Background & aims: Although several excellent studies have described the natural history of primary biliary cirrhosis, most were reported from tertiary referral centers. We examined the prognosis of primary biliary cirrhosis in a comprehensive geographically defined cohort.
Methods: We followed up 770 primary biliary cirrhosis patients prevalent between January 1987 and December 1994 until death, transplantation, or censor on January 1, 2000, by interview and review of case notes and death certificates. Analysis of survival data was performed with Kaplan-Meier methods and Cox regression.
Results: Median patient survival was 9.3 years from diagnosis. Patient age, alkaline phosphatase, albumin, and bilirubin at diagnosis independently predicted survival in Cox modeling. Prothrombin time and histologic stage did not independently affect survival. Observed survival was predicted well by this model and by the Mayo prognostic score (R2(M) = 0.37 and 0.18, respectively; R2(M) is a likelihood-based measure of the percentage information gain from the model due to covariates). Forty-two percent of deaths were caused by liver disease. Thirty-nine patients had liver transplantations by the censor date. Survival was much poorer than for an age- and sex-matched control population (standardized mortality ratio = 2.87 [1.73 excluding liver deaths]). The most common symptoms at diagnosis were pruritus (18.9%) and fatigue (21.0%). Twenty-six percent of patients developed liver failure by 10 years after diagnosis.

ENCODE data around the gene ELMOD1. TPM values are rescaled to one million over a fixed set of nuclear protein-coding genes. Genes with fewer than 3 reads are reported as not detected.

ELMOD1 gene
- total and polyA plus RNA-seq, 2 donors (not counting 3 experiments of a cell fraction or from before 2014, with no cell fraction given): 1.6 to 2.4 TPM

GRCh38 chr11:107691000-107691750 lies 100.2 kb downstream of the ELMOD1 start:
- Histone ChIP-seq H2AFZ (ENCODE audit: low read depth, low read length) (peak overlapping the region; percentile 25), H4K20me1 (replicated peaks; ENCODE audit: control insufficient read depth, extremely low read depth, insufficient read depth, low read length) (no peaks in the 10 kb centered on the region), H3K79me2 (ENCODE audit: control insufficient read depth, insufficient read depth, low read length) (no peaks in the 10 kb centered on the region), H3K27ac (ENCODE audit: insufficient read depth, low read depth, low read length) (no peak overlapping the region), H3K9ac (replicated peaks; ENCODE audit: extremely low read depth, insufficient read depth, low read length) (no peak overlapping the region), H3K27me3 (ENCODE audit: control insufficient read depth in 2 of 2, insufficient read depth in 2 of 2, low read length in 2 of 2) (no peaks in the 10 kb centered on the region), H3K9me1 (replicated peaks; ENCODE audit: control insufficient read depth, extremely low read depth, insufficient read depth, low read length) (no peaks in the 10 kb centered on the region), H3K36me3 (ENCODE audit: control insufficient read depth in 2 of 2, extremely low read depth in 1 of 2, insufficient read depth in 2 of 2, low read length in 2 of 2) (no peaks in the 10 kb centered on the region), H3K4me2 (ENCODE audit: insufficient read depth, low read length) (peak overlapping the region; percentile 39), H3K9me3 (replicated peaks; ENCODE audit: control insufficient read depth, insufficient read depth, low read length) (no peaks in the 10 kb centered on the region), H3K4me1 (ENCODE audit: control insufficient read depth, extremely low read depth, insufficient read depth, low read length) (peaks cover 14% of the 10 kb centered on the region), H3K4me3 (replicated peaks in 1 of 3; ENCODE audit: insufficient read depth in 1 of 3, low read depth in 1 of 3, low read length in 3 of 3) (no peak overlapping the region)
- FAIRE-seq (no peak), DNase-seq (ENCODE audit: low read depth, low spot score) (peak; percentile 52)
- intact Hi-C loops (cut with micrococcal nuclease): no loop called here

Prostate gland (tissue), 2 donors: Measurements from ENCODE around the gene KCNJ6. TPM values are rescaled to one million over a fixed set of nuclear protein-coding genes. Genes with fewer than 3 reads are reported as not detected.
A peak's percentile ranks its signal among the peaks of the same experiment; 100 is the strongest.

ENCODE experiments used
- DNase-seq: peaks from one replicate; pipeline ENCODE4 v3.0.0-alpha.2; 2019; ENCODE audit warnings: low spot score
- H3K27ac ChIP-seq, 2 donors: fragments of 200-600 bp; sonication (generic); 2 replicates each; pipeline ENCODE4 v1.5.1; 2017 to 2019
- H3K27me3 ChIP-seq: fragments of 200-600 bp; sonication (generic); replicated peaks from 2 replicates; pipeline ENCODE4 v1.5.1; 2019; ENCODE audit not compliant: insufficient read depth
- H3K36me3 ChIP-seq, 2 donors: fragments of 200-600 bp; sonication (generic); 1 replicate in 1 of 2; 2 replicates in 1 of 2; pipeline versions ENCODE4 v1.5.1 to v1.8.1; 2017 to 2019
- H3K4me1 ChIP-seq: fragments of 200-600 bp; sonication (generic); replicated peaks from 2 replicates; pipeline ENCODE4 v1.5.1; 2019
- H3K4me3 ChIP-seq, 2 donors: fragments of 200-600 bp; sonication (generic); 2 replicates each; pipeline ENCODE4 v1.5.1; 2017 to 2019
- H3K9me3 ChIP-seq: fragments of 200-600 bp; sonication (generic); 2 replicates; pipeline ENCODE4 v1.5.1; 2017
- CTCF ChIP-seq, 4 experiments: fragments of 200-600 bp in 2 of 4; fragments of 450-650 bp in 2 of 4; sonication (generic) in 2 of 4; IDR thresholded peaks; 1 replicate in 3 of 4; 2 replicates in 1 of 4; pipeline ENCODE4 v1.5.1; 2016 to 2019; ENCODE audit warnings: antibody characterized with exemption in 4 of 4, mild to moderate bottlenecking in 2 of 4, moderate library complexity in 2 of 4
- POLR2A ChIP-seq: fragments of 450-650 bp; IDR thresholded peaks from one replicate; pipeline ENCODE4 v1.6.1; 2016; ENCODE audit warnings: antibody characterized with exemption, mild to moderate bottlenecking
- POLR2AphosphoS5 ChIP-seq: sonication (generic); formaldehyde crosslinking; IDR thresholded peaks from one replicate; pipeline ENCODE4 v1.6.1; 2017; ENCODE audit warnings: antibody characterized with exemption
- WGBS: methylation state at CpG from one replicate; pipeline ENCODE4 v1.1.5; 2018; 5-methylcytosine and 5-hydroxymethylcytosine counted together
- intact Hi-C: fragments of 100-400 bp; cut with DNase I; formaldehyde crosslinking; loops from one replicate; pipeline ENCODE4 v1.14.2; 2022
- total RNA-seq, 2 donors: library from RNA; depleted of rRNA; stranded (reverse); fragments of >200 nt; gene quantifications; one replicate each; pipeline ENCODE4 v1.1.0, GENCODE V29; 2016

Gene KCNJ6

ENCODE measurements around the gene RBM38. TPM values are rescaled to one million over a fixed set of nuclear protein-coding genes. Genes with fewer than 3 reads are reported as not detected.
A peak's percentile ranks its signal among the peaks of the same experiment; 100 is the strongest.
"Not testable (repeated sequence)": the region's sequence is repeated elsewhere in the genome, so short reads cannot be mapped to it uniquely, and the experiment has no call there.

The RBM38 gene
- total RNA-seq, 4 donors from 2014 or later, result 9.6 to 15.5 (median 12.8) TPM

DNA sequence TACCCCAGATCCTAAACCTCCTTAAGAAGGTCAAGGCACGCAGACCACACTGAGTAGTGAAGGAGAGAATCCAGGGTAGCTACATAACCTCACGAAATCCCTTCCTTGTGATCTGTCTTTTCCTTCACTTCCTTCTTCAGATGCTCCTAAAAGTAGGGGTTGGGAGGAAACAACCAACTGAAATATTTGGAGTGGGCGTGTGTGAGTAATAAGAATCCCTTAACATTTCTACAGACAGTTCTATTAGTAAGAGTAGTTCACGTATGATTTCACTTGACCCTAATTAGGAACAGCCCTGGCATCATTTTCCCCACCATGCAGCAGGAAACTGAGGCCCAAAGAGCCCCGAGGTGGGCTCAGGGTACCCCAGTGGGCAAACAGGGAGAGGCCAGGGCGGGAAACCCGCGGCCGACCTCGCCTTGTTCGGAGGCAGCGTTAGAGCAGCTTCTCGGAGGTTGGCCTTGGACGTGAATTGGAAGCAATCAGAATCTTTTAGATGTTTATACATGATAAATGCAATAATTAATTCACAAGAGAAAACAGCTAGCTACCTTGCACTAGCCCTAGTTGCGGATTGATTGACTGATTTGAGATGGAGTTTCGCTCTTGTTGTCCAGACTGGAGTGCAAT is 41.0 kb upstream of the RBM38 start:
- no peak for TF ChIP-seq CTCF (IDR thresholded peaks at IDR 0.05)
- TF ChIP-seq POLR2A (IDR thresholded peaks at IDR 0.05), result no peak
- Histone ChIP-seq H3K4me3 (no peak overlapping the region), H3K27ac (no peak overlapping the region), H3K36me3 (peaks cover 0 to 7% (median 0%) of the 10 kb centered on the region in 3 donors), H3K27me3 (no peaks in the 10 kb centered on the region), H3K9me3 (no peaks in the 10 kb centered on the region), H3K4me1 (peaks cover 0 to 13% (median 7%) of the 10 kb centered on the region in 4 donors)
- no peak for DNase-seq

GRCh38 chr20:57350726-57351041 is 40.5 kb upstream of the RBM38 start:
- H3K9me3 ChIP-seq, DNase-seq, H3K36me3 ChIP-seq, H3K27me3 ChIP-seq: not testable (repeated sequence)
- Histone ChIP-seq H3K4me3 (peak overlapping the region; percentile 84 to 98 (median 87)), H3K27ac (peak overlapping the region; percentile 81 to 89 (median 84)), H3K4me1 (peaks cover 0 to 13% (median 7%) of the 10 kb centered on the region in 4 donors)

Conclusions: Although primary biliary cirrhosis is often now diagnosed at an early stage, the diagnosis still carries important prognostic implications. A significant proportion of patients develop liver failure, require transplantation, or die prematurely after this diagnosis.